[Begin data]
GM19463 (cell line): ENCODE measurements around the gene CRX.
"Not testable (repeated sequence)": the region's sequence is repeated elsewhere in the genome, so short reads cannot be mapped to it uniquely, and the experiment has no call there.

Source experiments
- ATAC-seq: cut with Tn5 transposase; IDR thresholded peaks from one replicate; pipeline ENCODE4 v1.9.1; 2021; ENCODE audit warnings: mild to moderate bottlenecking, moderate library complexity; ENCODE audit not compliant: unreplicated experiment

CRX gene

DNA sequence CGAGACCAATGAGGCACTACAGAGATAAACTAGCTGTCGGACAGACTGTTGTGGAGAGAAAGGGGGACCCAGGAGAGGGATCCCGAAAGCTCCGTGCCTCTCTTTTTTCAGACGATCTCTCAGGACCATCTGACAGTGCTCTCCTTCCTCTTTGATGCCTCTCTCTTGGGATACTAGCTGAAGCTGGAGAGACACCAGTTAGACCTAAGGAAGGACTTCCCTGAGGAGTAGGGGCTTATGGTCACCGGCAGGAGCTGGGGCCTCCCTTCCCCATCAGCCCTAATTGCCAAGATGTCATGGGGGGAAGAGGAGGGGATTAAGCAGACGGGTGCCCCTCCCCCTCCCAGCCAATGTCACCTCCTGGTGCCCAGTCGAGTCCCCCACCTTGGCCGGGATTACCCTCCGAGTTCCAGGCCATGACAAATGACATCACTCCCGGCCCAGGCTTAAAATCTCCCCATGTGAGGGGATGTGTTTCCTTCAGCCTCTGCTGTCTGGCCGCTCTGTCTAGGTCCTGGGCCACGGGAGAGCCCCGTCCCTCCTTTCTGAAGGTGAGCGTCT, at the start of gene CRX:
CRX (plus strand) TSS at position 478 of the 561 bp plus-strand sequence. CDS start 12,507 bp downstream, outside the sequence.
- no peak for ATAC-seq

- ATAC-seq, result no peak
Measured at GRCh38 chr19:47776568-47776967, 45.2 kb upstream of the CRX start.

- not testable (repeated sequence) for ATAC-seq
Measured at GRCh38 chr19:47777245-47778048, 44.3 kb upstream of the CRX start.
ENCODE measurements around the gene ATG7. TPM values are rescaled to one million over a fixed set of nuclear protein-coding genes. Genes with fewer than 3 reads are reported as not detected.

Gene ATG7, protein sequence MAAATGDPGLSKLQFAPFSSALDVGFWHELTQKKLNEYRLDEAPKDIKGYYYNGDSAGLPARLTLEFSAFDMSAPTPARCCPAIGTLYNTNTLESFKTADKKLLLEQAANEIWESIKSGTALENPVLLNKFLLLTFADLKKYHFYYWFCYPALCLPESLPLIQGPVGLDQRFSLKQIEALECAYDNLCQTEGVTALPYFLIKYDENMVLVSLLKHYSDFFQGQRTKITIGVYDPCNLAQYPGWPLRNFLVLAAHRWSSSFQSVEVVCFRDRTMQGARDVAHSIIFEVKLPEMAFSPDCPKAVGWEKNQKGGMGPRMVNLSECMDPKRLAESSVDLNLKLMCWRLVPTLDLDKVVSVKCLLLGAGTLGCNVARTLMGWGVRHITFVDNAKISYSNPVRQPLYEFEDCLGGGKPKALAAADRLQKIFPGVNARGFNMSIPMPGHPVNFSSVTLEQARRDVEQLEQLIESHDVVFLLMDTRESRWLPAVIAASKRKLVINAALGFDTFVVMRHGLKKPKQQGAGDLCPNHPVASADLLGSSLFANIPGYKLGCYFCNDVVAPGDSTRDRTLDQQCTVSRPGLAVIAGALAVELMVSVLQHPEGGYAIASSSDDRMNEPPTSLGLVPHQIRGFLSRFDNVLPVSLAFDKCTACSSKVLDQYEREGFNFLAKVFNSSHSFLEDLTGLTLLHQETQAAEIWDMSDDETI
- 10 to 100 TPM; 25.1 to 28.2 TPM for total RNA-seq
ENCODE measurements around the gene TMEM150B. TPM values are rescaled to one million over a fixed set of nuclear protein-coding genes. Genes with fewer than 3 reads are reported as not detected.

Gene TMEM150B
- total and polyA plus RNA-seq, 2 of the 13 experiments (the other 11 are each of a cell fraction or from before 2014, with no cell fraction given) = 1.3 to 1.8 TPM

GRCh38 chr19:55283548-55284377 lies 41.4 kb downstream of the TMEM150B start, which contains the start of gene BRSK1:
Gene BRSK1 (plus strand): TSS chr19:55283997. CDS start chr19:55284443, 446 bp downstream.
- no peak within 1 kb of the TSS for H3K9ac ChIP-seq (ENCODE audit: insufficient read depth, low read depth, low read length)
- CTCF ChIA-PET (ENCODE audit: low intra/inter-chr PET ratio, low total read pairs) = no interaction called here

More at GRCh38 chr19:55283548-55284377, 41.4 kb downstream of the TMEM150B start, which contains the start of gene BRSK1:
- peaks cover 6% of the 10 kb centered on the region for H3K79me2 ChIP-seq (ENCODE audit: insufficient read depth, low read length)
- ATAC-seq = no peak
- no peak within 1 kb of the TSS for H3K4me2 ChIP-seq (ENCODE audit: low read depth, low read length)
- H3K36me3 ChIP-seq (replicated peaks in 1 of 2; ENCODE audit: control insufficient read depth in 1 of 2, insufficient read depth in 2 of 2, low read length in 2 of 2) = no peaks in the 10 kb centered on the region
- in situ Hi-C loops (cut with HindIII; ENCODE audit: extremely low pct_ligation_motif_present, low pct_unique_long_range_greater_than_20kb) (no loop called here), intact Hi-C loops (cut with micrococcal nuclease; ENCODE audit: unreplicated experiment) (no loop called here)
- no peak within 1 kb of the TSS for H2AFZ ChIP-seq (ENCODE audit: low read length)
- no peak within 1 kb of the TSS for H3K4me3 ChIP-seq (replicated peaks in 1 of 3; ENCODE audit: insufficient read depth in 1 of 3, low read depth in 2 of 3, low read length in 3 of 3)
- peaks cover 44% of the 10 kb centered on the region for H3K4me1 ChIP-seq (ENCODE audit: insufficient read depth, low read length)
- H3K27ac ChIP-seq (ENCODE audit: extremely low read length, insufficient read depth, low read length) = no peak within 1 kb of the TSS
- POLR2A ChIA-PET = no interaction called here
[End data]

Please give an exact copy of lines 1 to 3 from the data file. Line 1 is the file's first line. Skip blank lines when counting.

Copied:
GM19463 (cell line): ENCODE measurements around the gene CRX.
"Not testable (repeated sequence)": the region's sequence is repeated elsewhere in the genome, so short reads cannot be mapped to it uniquely, and the experiment has no call there.

Source experiments